Hassapidou M.,Hellenic Medical Association for Obesity HMAO | Papadopoulou S.K.,Hellenic Medical Association for Obesity HMAO | Vlahavas G.,ATEI | Kapantais E.,Hellenic Medical Association for Obesity HMAO | And 4 more authors.
Hormones | Year: 2013

OBJECTIVE: To investigate the association between physical activity (PA) and sedentary lifestyle (SL) patterns with overweight (OW), obesity (OB), abdominal obesity (AO) and cardiometabolic comorbidities in Greek adults based on data from the National Epidemiological Survey for the prevalence of obesity. DESIGN: Cross-sectional epidemiological survey. Participants were selected via stratified sampling. 17,887 men and women, 20-70 years old, underwent anthropometric measurements for the estimation of OW, OB and AO prevalence. Assessment of PA, SL patterns and metabolic comorbidities was performed using an in-home questionnaire allowing self-evaluation of diverse activities and self-report for the presence of hypercholesterolemia (HCE), type 2 diabetes mellitus (T2DM) or hypertension (HTN). RESULTS: In men, even small amounts of walking were associated with decreased risk of being OW and AO, while larger amounts were associated with decreased risk of being OB. In women, engagement in entertainment activities for more than 4 hours per week was associated with less risk of being OW. Concerning cardiometabolic comorbidities, substantial improvement was evident mainly for men, e.g. signfiicantly reduced risk for HCE, T2DM and HTN by frequent engagement in exercise. On the other hand, frequent TV watching and long hours of office work significantly increased the risk of HCE and HTN in men. CONCLUSIONS: In Greek adults, and men in particular, walking activity was significantly associated with lower risk for obesity. In addition, frequent exercise and less sedentary behaviour were associated with reduced risk for cardiometabolic factors, mainly hypercholesterolemia and hypertension.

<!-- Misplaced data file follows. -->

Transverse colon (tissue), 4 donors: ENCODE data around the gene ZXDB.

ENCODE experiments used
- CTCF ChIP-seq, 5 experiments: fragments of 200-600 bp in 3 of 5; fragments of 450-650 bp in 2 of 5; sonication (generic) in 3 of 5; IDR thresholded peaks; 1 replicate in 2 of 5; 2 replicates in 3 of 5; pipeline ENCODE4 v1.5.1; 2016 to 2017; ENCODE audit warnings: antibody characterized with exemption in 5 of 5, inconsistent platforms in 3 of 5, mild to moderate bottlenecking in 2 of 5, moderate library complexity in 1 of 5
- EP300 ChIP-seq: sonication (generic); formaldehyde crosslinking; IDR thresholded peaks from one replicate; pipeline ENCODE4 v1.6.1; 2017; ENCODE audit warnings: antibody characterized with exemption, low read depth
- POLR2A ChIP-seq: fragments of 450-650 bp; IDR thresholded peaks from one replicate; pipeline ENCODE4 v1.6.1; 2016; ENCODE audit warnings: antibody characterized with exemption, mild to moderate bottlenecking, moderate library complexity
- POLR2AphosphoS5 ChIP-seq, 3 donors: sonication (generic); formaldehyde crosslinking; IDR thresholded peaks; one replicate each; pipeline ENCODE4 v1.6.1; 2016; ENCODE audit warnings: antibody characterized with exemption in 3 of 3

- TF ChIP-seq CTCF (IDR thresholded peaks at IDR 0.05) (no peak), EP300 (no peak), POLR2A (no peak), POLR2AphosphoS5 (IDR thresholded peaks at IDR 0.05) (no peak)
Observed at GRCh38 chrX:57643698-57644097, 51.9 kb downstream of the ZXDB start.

Kapantais E.,Hellenic Medical Association for Obesity HMAO | Chala E.,Hellenic Medical Association for Obesity HMAO | Kaklamanou D.,Hellenic Medical Association for Obesity HMAO | Lanaras L.,Hellenic Medical Association for Obesity HMAO | And 2 more authors.